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Germany Gets What’s Fair: Some Top UN Jobs


Achim Steiner, a German-Brazilian, ran the United Nations Environment Program from 2009 to 2016. He was recently named to head the UN Development Program. Here, he rides an electric bike at the UN Environment Program base in Nairobi.

BERLIN — It is a widely held view in political circles here that Germany has not been adequately represented in the United Nations, apart from its relatively frequent elected membership to the Security Council, which Germany has held five times and which last year announced its candidacy for a sixth term for 2019-2020.

To be more precise: the criticism in Germany concerning fair representation refers to leading positions in UN funds, programs, specialized agencies and the Secretariat. There is some truth to the view: Germany has held the leadership position in the UN Environment Program, or UNEP, only twice: Klaus Topfer, from 1998 to 2007, and Achim Steiner, from 2009 to 2016. It has held no top position in a UN specialized agency.

As to the latter, at the UN in New York, only four Germans have led Secretariat departments as under secretaries-general: Helmut Debatin (Management, 1979-1981); Carl-August Fleischhauer (Office of Legal Affairs, 1983-1994); Karl-Theodor Paschke (Office of Internal Oversight Services, 1994-1999); and Angela Kane (Management and Office for Disarmament, respectively, 2008-2015). All four Germans acted in managerial functions and not in politically influential positions.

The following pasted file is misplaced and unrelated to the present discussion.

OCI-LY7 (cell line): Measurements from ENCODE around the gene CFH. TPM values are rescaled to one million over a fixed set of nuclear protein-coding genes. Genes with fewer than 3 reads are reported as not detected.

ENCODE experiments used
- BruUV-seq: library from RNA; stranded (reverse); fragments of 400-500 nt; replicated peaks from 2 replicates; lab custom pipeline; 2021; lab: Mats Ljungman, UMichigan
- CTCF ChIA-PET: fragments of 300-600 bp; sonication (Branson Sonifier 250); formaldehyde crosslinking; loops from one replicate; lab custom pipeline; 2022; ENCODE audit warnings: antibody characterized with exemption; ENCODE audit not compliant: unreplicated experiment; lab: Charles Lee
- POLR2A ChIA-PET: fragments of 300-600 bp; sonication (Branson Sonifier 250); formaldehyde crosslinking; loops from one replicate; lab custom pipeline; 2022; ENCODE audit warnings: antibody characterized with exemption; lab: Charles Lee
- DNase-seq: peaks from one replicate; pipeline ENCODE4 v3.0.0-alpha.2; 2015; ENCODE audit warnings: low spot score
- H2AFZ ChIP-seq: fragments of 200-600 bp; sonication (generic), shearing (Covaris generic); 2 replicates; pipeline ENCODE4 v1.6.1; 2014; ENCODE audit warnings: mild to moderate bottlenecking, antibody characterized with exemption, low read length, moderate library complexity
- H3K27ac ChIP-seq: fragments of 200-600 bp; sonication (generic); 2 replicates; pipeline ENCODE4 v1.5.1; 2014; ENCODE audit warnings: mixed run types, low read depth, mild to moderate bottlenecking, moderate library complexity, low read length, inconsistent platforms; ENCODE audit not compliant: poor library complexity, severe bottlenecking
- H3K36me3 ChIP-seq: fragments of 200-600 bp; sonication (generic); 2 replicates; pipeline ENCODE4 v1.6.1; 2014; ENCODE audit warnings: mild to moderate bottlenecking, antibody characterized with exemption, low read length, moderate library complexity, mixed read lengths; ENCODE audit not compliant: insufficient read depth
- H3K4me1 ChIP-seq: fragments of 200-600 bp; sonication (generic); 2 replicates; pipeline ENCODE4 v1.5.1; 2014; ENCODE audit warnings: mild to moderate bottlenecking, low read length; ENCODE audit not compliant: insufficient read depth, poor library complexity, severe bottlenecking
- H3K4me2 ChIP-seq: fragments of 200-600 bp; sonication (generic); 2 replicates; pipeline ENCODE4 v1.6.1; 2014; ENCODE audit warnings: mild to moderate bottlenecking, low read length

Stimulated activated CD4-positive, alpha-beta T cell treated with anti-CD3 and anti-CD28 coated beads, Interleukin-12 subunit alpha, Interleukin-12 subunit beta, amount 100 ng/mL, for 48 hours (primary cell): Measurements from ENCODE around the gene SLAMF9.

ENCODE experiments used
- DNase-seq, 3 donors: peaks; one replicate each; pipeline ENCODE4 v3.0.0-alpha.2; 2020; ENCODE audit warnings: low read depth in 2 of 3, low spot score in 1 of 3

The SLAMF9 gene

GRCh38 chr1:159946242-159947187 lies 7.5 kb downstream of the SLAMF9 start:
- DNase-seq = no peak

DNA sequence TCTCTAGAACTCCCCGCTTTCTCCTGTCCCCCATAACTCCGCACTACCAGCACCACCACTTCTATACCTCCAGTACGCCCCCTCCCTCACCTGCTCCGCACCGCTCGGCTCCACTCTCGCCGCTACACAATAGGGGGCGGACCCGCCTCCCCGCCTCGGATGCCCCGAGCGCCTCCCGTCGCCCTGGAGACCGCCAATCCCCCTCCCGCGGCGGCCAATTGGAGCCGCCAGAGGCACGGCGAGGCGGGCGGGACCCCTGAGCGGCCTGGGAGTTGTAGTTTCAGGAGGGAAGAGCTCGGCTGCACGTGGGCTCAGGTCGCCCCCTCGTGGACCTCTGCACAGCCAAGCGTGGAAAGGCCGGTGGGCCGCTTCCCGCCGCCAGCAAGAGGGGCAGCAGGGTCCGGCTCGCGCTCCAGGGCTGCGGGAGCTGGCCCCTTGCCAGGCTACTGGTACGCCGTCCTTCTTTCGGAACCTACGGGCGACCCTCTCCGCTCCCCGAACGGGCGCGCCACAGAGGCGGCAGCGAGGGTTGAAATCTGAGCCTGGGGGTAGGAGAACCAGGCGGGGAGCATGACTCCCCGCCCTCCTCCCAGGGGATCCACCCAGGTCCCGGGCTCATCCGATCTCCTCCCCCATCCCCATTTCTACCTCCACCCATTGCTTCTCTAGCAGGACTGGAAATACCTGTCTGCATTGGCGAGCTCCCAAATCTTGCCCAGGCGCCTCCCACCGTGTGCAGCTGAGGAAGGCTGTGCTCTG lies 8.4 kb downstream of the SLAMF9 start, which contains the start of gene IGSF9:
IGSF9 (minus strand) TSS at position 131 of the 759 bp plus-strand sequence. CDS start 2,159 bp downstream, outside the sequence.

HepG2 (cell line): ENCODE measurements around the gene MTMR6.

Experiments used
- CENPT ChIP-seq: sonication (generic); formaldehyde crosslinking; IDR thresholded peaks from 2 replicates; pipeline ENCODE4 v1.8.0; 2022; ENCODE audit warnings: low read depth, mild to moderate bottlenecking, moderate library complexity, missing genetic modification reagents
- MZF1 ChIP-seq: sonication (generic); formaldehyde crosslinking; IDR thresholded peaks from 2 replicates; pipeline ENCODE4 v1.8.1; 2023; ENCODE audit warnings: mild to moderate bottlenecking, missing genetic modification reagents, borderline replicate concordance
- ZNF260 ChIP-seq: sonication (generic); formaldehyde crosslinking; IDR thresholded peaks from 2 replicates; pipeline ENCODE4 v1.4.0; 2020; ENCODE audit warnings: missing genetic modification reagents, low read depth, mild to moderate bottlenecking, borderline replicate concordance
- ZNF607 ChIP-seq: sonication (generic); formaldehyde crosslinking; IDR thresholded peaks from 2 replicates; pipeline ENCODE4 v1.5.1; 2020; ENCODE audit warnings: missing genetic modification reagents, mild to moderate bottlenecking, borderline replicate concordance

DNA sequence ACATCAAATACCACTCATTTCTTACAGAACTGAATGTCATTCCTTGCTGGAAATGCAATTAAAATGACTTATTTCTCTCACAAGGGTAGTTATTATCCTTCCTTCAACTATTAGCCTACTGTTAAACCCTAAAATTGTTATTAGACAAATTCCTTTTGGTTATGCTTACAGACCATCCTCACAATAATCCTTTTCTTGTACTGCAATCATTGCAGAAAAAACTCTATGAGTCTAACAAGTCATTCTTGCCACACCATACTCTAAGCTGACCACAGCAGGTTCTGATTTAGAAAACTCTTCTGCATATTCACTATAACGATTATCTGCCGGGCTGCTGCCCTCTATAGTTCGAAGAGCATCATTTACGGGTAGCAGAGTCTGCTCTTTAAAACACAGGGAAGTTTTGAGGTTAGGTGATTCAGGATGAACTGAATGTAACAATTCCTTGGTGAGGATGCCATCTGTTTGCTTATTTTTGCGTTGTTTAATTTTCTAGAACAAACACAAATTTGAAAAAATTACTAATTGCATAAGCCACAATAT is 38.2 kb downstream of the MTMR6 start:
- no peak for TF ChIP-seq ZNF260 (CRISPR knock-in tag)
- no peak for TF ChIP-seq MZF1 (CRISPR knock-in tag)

So there was quite some relief in Berlin when UN Secretary-General António Guterres named Achim Steiner as the new administrator of the UN Development Program, to succeed Helen Clark of New Zealand in June. Steiner, who has German and Brazilian nationality, is considered a good choice in UN circles because he achieved remarkable successes as head of the UN Environment Program, from 2006 to 2016, strengthening, above all, the financial basis of the program.

In Germany, the sense of satisfaction in political arenas was pronounced after Steiner’s appointment as well as the naming of Ursula Mueller of Germany as assistant secretary-general for humanitarian affairs.

Nevertheless, Germany has not been consistently successful in recent years in placing candidates in top UN jobs: